The rubber dam was checked for integrity, and the matrix was placed with a large wedge (Flexi-Wedge, Common Sense Dental) to “prewedge” the tooth and allow for space for the matrix and onlay.5,9 The tooth was etched with Etch and Seal (Den-Mat) for 15 seconds only,11 then rinsed for 60 seconds and disinfected with Tubulicid Red (Global Dental). The disinfecting step is intended to kill any residual bacterial contaminants remaining in the preparation.
Some may ask why a clinician should disinfect if he or she has etched with acid pH 2.0? Remember that the bacteria that caused the caries in the first place produce acids and gasses as byproducts of bacterial metabolism. Therefore, the bacteria thrive in an acidic environment; they are not killed by it. The Tubulicid Red is a good disinfecting agent that will help protect the tooth from recurrent caries.8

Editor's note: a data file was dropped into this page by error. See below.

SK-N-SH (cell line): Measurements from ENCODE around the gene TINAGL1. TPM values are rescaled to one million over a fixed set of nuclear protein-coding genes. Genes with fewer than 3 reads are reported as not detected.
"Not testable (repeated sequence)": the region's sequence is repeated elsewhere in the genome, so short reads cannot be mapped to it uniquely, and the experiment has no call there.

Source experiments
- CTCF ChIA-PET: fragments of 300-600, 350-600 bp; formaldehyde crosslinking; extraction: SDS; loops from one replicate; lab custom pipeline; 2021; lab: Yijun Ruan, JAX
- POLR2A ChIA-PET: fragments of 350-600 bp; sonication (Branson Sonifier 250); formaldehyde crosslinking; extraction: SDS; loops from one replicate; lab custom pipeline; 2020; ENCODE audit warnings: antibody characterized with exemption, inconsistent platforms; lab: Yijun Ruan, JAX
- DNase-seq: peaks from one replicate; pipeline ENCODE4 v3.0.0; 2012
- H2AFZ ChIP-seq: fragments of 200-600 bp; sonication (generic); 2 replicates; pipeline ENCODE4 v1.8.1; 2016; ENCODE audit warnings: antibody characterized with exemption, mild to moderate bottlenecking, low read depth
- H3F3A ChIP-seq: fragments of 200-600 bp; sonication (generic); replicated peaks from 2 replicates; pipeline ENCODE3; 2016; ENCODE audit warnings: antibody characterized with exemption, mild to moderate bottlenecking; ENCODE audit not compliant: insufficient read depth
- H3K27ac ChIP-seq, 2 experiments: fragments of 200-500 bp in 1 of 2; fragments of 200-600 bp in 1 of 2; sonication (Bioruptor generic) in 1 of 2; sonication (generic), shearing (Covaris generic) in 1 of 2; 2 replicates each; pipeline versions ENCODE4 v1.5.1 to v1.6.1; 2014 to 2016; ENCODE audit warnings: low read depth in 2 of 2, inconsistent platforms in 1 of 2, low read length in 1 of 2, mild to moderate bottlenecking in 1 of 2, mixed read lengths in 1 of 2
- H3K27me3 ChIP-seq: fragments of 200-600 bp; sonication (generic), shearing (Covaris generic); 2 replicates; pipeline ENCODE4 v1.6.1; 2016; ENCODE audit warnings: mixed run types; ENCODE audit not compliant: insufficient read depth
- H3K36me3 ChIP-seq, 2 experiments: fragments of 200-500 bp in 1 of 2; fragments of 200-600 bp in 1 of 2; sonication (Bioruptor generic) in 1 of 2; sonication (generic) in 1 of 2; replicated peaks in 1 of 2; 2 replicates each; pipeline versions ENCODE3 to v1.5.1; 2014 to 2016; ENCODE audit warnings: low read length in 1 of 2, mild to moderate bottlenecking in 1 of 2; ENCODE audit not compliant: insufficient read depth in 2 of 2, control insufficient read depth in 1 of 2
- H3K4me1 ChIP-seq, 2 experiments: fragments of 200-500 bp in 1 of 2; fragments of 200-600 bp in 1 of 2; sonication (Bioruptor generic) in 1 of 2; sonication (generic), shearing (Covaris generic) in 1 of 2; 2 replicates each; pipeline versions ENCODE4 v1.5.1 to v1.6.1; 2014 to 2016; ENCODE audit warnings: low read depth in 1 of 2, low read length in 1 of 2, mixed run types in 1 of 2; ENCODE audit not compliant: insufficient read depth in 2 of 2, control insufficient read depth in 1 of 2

|Figure 11. Rough finish.|
|Figure 12. Polishing pastes.||Figure 13. Final onlay.|
The bonding agent Tenure (Den-Mat) was applied to the tooth preparation, and the dual-cure resin cement Infinity (Den-Mat) was prepared.12 The cement was placed in a Centrix syringe tip and dispensing gun, and was placed into the preparation. The onlay was seated, cured in all parameters, and finished with appropriate diamonds and carbides. A 379-023 carbide (Axis) and a 247-009 12-fluted, round-ended, ET-type finishing bur (Brasseler, Figure 3) were used to refine the anatomical form of the tooth. The occlusion was checked, and finishing was completed with appropriate discs, ultrafine polishing paste (Den-Mat), and Enamelize (Cosmedent, Figures 11 to 13).